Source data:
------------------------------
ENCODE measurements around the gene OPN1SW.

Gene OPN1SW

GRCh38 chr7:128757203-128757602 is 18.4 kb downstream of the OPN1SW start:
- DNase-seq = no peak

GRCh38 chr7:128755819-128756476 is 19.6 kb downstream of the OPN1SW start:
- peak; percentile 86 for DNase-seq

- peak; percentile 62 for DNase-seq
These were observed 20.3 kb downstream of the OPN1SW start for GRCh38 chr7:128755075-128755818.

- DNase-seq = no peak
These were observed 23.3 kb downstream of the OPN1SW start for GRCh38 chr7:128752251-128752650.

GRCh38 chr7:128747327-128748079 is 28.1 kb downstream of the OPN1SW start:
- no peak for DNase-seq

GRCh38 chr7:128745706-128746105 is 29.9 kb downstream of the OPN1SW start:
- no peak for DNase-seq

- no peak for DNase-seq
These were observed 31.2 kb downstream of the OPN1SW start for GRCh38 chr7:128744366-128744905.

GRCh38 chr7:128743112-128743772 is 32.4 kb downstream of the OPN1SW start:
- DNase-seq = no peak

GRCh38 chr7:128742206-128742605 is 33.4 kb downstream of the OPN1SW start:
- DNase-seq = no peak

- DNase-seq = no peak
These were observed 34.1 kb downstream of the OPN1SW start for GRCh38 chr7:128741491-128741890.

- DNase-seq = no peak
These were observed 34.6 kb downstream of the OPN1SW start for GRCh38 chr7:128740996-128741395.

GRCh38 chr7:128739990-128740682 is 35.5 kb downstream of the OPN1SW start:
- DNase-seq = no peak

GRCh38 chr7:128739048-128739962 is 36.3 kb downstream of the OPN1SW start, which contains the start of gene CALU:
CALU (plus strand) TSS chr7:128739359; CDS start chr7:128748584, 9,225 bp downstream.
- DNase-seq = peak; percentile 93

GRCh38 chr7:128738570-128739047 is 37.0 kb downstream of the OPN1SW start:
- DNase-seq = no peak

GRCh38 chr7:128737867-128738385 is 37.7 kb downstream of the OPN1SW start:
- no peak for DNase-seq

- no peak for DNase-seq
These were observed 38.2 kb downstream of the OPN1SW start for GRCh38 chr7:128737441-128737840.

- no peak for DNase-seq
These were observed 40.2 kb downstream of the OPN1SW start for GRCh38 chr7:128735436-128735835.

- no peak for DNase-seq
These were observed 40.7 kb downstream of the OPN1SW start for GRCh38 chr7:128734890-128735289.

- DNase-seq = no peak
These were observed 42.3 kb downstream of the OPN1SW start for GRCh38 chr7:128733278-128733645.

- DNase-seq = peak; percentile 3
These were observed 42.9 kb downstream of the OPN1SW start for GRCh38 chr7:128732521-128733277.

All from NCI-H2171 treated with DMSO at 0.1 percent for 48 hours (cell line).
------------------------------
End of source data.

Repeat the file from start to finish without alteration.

ENCODE measurements around the gene OPN1SW.

Gene OPN1SW

GRCh38 chr7:128757203-128757602 is 18.4 kb downstream of the OPN1SW start:
- DNase-seq = no peak

GRCh38 chr7:128755819-128756476 is 19.6 kb downstream of the OPN1SW start:
- peak; percentile 86 for DNase-seq

- peak; percentile 62 for DNase-seq
These were observed 20.3 kb downstream of the OPN1SW start for GRCh38 chr7:128755075-128755818.

- DNase-seq = no peak
These were observed 23.3 kb downstream of the OPN1SW start for GRCh38 chr7:128752251-128752650.

GRCh38 chr7:128747327-128748079 is 28.1 kb downstream of the OPN1SW start:
- no peak for DNase-seq

GRCh38 chr7:128745706-128746105 is 29.9 kb downstream of the OPN1SW start:
- no peak for DNase-seq

- no peak for DNase-seq
These were observed 31.2 kb downstream of the OPN1SW start for GRCh38 chr7:128744366-128744905.

GRCh38 chr7:128743112-128743772 is 32.4 kb downstream of the OPN1SW start:
- DNase-seq = no peak

GRCh38 chr7:128742206-128742605 is 33.4 kb downstream of the OPN1SW start:
- DNase-seq = no peak

- DNase-seq = no peak
These were observed 34.1 kb downstream of the OPN1SW start for GRCh38 chr7:128741491-128741890.

- DNase-seq = no peak
These were observed 34.6 kb downstream of the OPN1SW start for GRCh38 chr7:128740996-128741395.

GRCh38 chr7:128739990-128740682 is 35.5 kb downstream of the OPN1SW start:
- DNase-seq = no peak

GRCh38 chr7:128739048-128739962 is 36.3 kb downstream of the OPN1SW start, which contains the start of gene CALU:
CALU (plus strand) TSS chr7:128739359; CDS start chr7:128748584, 9,225 bp downstream.
- DNase-seq = peak; percentile 93

GRCh38 chr7:128738570-128739047 is 37.0 kb downstream of the OPN1SW start:
- DNase-seq = no peak

GRCh38 chr7:128737867-128738385 is 37.7 kb downstream of the OPN1SW start:
- no peak for DNase-seq

- no peak for DNase-seq
These were observed 38.2 kb downstream of the OPN1SW start for GRCh38 chr7:128737441-128737840.

- no peak for DNase-seq
These were observed 40.2 kb downstream of the OPN1SW start for GRCh38 chr7:128735436-128735835.

- no peak for DNase-seq
These were observed 40.7 kb downstream of the OPN1SW start for GRCh38 chr7:128734890-128735289.

- DNase-seq = no peak
These were observed 42.3 kb downstream of the OPN1SW start for GRCh38 chr7:128733278-128733645.

- DNase-seq = peak; percentile 3
These were observed 42.9 kb downstream of the OPN1SW start for GRCh38 chr7:128732521-128733277.

All from NCI-H2171 treated with DMSO at 0.1 percent for 48 hours (cell line).